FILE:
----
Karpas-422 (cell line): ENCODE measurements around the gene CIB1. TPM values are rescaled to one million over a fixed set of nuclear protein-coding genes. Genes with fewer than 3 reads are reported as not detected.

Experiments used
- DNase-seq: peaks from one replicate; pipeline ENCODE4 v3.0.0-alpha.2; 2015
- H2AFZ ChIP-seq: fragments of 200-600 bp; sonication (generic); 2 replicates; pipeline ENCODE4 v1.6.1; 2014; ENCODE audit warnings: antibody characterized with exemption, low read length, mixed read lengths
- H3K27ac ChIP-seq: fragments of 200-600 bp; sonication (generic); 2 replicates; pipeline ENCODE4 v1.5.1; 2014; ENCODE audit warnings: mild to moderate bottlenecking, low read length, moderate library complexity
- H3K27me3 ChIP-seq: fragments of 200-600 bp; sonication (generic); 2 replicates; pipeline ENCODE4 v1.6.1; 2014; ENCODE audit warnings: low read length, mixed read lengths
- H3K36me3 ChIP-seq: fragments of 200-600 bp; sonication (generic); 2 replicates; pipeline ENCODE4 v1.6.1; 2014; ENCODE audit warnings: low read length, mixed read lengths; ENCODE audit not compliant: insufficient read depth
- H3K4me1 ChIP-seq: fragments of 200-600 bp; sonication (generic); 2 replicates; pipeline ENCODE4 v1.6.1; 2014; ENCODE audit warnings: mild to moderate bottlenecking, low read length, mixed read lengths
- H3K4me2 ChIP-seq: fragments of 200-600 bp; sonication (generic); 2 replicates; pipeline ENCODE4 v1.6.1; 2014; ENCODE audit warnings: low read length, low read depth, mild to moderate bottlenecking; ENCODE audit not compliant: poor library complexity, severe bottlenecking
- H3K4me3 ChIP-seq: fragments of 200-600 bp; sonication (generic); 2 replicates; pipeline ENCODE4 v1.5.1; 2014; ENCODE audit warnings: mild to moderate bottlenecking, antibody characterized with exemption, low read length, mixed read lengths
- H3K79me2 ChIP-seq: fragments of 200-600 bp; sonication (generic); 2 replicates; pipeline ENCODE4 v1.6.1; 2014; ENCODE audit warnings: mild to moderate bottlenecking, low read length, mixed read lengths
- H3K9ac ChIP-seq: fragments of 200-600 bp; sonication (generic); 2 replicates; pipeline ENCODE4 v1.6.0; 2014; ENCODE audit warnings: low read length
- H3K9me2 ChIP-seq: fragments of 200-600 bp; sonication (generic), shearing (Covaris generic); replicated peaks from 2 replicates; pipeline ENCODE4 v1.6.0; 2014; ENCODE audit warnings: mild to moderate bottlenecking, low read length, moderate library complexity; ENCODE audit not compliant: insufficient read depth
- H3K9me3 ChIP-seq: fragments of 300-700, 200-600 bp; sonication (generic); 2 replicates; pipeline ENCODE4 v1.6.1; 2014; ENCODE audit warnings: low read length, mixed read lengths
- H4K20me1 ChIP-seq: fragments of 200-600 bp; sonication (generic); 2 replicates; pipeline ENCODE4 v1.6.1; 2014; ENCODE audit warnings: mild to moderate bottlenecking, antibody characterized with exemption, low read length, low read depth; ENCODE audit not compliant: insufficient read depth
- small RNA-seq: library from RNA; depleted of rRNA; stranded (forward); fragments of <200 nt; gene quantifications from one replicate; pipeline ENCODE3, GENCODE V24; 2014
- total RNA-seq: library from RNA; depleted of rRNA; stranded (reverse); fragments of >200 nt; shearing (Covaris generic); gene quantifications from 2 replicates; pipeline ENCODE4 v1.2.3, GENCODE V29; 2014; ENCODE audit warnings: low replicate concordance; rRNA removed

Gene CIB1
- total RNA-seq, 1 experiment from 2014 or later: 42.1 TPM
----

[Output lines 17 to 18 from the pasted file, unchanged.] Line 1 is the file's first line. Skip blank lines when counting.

- total RNA-seq: library from RNA; depleted of rRNA; stranded (reverse); fragments of >200 nt; shearing (Covaris generic); gene quantifications from 2 replicates; pipeline ENCODE4 v1.2.3, GENCODE V29; 2014; ENCODE audit warnings: low replicate concordance; rRNA removed

Gene CIB1